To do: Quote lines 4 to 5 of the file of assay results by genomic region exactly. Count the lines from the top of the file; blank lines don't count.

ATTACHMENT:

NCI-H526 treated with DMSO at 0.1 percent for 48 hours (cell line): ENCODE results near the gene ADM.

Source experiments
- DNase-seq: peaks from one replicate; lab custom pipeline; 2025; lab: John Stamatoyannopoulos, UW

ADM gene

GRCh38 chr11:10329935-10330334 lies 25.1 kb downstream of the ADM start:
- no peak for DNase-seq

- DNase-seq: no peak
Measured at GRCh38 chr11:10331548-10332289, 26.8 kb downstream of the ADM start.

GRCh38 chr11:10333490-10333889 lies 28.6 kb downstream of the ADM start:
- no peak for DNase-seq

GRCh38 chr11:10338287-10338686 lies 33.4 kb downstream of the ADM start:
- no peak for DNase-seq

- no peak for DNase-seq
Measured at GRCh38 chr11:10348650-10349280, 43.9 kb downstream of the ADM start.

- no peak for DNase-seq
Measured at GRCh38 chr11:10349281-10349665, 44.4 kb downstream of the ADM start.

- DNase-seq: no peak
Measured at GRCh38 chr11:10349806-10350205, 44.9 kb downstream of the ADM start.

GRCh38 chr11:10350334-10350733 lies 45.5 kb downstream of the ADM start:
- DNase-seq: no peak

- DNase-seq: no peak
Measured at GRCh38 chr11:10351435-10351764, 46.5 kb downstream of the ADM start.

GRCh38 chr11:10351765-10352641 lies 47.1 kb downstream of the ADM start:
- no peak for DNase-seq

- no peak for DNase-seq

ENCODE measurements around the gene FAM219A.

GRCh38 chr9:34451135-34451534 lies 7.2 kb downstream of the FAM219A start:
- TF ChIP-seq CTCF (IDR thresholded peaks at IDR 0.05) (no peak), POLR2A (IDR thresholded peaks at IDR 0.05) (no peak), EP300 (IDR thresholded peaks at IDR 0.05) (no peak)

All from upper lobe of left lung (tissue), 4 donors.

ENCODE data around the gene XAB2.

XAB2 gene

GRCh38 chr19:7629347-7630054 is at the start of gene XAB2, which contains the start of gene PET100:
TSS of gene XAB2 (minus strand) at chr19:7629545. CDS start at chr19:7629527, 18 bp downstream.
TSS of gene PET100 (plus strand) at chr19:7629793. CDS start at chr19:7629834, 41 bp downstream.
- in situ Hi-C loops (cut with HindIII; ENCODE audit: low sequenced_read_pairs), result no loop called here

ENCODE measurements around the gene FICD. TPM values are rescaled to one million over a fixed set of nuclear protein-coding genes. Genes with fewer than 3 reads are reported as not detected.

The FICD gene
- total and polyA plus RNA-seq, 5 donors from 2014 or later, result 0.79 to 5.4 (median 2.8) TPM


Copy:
ADM gene

GRCh38 chr11:10329935-10330334 lies 25.1 kb downstream of the ADM start: